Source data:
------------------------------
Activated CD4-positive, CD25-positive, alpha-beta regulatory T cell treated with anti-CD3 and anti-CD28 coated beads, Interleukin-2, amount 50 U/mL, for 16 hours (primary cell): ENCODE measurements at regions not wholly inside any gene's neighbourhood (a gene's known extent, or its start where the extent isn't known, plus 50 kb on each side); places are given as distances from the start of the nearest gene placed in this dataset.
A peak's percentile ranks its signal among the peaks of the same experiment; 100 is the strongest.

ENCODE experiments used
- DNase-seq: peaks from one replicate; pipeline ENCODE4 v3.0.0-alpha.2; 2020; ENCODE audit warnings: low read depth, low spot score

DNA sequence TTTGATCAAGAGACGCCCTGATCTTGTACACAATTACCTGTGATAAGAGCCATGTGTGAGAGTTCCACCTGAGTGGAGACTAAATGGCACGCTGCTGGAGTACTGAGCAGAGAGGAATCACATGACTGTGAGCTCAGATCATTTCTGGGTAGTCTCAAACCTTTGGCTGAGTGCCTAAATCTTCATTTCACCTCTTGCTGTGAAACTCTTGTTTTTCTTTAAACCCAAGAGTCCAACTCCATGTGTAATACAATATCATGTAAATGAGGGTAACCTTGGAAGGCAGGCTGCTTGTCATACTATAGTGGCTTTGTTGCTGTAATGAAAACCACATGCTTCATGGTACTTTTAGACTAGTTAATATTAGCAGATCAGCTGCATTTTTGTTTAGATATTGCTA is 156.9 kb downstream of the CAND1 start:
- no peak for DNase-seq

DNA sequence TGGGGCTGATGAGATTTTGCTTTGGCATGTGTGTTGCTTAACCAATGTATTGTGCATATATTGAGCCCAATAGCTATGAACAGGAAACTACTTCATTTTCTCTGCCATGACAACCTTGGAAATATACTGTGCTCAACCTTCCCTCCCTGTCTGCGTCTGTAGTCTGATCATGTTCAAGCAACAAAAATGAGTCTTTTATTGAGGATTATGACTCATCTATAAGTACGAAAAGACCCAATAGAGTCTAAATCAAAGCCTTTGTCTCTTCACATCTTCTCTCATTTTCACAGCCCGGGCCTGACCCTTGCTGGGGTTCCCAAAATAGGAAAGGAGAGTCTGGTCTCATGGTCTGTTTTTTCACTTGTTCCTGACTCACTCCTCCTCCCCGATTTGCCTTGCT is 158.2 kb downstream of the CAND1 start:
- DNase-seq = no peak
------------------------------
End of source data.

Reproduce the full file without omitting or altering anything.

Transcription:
Activated CD4-positive, CD25-positive, alpha-beta regulatory T cell treated with anti-CD3 and anti-CD28 coated beads, Interleukin-2, amount 50 U/mL, for 16 hours (primary cell): ENCODE measurements at regions not wholly inside any gene's neighbourhood (a gene's known extent, or its start where the extent isn't known, plus 50 kb on each side); places are given as distances from the start of the nearest gene placed in this dataset.
A peak's percentile ranks its signal among the peaks of the same experiment; 100 is the strongest.

ENCODE experiments used
- DNase-seq: peaks from one replicate; pipeline ENCODE4 v3.0.0-alpha.2; 2020; ENCODE audit warnings: low read depth, low spot score

DNA sequence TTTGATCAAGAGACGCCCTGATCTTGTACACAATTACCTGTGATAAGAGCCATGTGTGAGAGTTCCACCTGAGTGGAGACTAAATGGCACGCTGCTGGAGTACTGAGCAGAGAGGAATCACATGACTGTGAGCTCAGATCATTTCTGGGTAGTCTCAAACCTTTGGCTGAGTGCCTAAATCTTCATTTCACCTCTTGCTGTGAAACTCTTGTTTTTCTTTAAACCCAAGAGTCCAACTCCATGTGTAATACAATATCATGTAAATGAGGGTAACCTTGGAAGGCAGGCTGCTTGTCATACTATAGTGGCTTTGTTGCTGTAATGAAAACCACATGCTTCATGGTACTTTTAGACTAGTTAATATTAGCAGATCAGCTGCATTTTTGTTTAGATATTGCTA is 156.9 kb downstream of the CAND1 start:
- no peak for DNase-seq

DNA sequence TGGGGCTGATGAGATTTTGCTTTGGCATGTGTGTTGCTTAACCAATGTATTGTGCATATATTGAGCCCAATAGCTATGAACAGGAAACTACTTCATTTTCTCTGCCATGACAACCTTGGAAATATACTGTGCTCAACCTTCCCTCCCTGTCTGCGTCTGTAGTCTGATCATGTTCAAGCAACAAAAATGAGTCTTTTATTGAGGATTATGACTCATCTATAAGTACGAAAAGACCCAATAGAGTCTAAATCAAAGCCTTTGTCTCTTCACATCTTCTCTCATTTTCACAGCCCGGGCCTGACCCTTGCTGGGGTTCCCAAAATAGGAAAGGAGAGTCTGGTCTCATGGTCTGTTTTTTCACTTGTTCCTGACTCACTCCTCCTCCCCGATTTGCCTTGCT is 158.2 kb downstream of the CAND1 start:
- DNase-seq = no peak